At press time, bitcoin has shrunk down to $6,100 – the lowest it’s been in nearly four months. All the talk of bitcoin developing newfound resistance appears to be moot; the coin remains as vulnerable as ever, and traders should brace themselves for bitcoin to strike the $5,000 range next.
The problems seem to be stemming from Asia: India and Japan, to be exact. In India, the country’s largest exchange Zebpay is asking its customers to withdraw any Indian Rupee (INR) funds they may have stored on the company platform. While they state that crypto-to-crypto trades will continue, they cannot guarantee that INR trading can continue, thanks in part to newfound regulations set by India’s Reserve Bank back in April.
RBI’s rules state that banks can no longer assist or work with companies that deal in virtual currencies. Thus, as Zebpay cannot guarantee the trading of fiat in the future, it is asking all customers to remove relative funds so they do not miss out or lose money.
“As a responsible corporation, we regard customer protection and market integrity as our primary objectives,” the company announced. “However, please note that if Zebpay bank accounts are disrupted, rupee deposits and withdrawals will become impossible. This will cause discontinuation of crypto trades based on rupees, or at least cause significant price movements. This is something you should keep in mind if you choose to hold rupees in your Zebpay account.”
Several hundred miles away, Japan’s Financial Services Agency (FSA) is asking cryptocurrency exchanges to beef up their security measures to prevent money laundering and similar crimes. The order has led bitFlyer – Japan’s largest cryptocurrency exchange – to suspend the creation of new accounts so it can take the time necessary to make requested improvements and implement new tactics that would reduce the chances of terrorist funding.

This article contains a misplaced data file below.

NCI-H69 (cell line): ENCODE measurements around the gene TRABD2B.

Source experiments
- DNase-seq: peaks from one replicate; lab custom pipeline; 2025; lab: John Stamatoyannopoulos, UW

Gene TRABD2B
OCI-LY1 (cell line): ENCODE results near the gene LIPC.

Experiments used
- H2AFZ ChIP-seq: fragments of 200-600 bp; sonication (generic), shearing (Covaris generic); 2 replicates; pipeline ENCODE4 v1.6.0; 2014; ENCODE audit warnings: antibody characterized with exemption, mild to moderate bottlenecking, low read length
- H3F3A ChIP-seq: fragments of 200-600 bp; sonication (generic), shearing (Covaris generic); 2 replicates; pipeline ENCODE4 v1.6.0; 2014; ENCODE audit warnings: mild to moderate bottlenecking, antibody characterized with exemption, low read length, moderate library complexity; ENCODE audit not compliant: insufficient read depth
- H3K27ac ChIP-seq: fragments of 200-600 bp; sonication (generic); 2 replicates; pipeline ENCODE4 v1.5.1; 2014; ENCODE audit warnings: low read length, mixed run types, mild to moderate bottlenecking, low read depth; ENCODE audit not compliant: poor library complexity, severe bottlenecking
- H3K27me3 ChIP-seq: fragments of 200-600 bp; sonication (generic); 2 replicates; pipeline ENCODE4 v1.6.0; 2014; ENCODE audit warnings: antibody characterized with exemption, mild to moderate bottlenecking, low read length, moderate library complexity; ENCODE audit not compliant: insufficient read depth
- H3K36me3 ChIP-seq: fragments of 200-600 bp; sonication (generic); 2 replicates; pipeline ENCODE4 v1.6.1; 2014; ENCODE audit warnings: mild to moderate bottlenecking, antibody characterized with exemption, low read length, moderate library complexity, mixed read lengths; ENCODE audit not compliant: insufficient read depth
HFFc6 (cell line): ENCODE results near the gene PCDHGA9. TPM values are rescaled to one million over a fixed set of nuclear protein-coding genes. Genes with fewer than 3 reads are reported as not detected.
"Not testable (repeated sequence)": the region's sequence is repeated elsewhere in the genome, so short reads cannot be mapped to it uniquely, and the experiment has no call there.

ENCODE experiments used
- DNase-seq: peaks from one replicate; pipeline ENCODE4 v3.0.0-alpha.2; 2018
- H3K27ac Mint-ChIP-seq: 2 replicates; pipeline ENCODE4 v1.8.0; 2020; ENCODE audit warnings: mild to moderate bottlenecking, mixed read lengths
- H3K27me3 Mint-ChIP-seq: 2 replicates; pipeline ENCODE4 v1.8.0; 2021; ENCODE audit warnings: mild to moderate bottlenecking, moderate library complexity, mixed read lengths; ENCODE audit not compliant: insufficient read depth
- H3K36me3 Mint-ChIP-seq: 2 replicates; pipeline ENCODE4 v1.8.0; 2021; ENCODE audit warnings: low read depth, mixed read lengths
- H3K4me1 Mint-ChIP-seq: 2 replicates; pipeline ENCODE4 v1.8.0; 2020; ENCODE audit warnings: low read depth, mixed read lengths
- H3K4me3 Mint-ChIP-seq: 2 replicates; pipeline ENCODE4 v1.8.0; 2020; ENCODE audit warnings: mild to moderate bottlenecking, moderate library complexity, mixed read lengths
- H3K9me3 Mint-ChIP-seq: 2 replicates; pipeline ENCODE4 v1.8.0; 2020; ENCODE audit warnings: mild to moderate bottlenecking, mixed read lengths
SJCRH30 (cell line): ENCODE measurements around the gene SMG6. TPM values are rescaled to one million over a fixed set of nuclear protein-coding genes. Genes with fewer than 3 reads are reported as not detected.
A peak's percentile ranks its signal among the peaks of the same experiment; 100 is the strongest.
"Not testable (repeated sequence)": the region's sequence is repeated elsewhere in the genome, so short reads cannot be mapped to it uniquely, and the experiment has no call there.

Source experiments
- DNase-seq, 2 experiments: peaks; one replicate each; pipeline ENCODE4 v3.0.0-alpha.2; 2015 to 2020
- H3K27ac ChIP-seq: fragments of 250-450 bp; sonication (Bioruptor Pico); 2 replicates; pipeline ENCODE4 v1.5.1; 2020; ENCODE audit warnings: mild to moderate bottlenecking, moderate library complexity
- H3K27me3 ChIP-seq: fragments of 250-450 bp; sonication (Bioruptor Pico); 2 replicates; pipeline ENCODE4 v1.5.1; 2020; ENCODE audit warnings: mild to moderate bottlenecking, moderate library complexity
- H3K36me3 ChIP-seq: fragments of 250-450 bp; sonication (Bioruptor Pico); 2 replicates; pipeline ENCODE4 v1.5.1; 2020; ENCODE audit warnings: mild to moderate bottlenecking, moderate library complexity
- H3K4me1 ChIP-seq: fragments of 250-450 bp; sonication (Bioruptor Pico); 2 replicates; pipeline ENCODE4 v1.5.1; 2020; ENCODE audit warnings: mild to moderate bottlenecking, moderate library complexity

In a statement, bitFlyer representatives said:
“Our management and all employees are united in our understanding of how serious these issues are, as well as how serious we are in responding to them going forward. To maximize our efforts towards building a suitable service and improving on the issues identified, we have suspended account creation for new customers of our own volition.”
The FSA issued the same request to roughly five other cryptocurrency exchanges after noticing weaknesses in their infrastructures as well.
Some, like CEO and founder of BKCM Brian Kelly, feel that the order is for the best, as incidents like the Coinrail and Bithumb hacks have become far too common in recent weeks.
“In the long term, it builds a better ecosystem and makes sure this is a legitimate asset class,” he explained. “This is part of making sure exchanges are up to snuff.”
Unfortunately, the order has led to an eight percent dip in bitcoin’s price, which means another period of adjustment is ahead of us. The pattern is always the same; companies make changes or improvements to their platforms, while we sit and wait for the subsequent price drop to heal itself. It’s annoying, but all we can do is wait and remain patient.